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South Africa - stable or unstable - the crucial decision for the future

By Udo W. Froese
The South African Communist Party (SACP) sticks to its guns. It repeatedly stated, "There is a Third Force out there, trying to divide the ANC ahead of Mangaung (Bloemfontein). It is not the first time this is happening."

On a number of occasions, this member of the ruling tri-partite alliance has openly referred to a 'Third Force', operating from within the ANC.

The historic ANC Conference takes place in Mangaung in December this year. It is interesting to note that Zimbabwe's ZANU-PF conference and Namibia's SWAPO Party conference all happen in December 2012 too.

In his attempt to engineer political leadership change, young politician, Julius Malema, of the "friends of a youth league", roars from every possible platform, "South Africa is a banana republic!

President Jacob Zuma is a dictator! Zuma is the enemy!" "Economic Change in Our Lifetime" is the war cry of the "friends of a youth league" outside the ruling tripartite alliance. A group of senior ANC NEC members, ministers and provincial structures support this. One of South Africa's banking cartel members publicly castigates the ANC leadership. The chairman of Nedbank, Reuel Khoza, declared that South Africa "is on the road to becoming a 'rogue state'."

"Warnings to South Africans to wake up and resist the spread of institutional crime seem to fall on deaf ears as the pace of mis-governance by misdeeds hots up," Khoza is quoted as having said in the local media. Reuel Khoza enjoyed the nickname of being "Thabo Mbeki's banker", before Mbeki was re-called as president of the ANC and of the country. Today, Khoza serves on over 20 boards, including as a trustee on Bishop Desmond Tutu's "Peace Trust".

Like in the Limpopo Province, regional government structures in the Northwest Province, also known as the "Platinum Province", failed to address the greed of the mine owners and the plight of the mineworkers. Mineworkers live in abject poverty, squatting near their place of work, barely making ends meet. To this day the premier of the Northwest Province, Thandi Modise, remains conspicuous by her absence and her thundering silence. From the onset premier Modise sided with re-called former president Thabo Mbeki;

ANC NEC member and minister in Jacob Zuma's cabinet, Tokyo Sexwale; ANC NEC member and Treasurer General, Mathews Phosa; ANC NEC member and minister Paul Mashatile; ANC NEC member and minister Fikile Mbalula and fired former ANCYL president Julius Malema and his inner circle. Together they have embarked on bringing ANC president and head-of-state, Jacob Zuma, and his leadership to a fall in Mangaung in December this year through their drive known as "Anyone But Zuma". Their candidate to take over the reigns is ANC deputy president Kgalema Motlanthe. This would be the reason, why premier Thandi Modise decided not show up at Marikana. It is not in her interest. She is on record having responded to the media, telling them, "Give me a break."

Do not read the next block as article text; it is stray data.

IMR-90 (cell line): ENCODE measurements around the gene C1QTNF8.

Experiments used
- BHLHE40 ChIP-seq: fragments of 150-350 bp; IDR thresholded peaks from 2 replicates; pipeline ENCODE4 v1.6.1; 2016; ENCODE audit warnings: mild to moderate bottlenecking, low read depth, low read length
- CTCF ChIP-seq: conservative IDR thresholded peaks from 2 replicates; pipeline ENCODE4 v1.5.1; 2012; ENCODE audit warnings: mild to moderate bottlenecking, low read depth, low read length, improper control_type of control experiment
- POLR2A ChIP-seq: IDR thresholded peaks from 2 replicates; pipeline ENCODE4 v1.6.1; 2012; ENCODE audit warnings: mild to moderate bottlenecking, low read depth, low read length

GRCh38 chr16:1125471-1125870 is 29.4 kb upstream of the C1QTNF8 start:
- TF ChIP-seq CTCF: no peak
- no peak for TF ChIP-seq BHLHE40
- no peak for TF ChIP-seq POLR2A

One ANC stalwart explained, "Thabo Mbeki's political formation outside the ANC immediately after the ANC Conference in Polokwane, Limpopo Province, in December 2007 - the Congress of the People (COPE) - is indeed well represented inside the ANC too.

Recently, Thabo Mbeki wrote a critical report on the 'African Union' (AU) and its lack of power and influence. Did he take a swipe at its new chair, former minister of home affairs, Skosazana Dlamini- Zuma? Did Mbeki forget that he too signed an agreement together with his Nigerian counterpart, Olusegon Obasanjo, as senior members of the AU to grant exile to former president Charles Taylor of Liberia, in order to achieve peace in that West African country? In the light of that signed document, Taylor would stop the war in Liberia and live in exile in Nigeria.

Shortly thereafter, Obasanjo was to fly to Washington DC on an official visit to the White House. As his presidential plane was about to take off, Obasanjo received a call from US president George W. Bush Jnr. The Nigerian head-of-state was told then that he would not be received in the White House, if he would not return Charles Taylor immediately to Sierra Leone, which in return would send Taylor on to the Netherlands, so he could be tried at the ICC. Clearly, the above-mentioned signed agreement was not worth the paper it was written on.

Mbeki travels Africa and the world today as South Africa's respected peace broker. His high expenses are funded by the state among others, which are derived from taxpayers' money. Meanwhile, the opposition Democratic Alliance (DA) prepares to take over two provinces in the next provincial elections - the economic centre of Gauteng and the diamond province of Northern Cape. The DA would most likely prepare itself to contest the national elections in 2019 in order to take over from the ANC as the ruling party of South Africa.

With soaring food and fuel prices, a high unemployment rate in an arrogantly hostile economy that has shifted its capital from the region to the City of London, worldwide corporatisation and a global debt holocaust, the ANC is on the road to Mangaung.

In this light, the tripartite alliance will have to commit itself to a firm plan of action to achieve maximum peace and serious economic participation and stability for all to be seen. Indigenous land- and mineownership are an integral part of it. The ANC knows and understands it.





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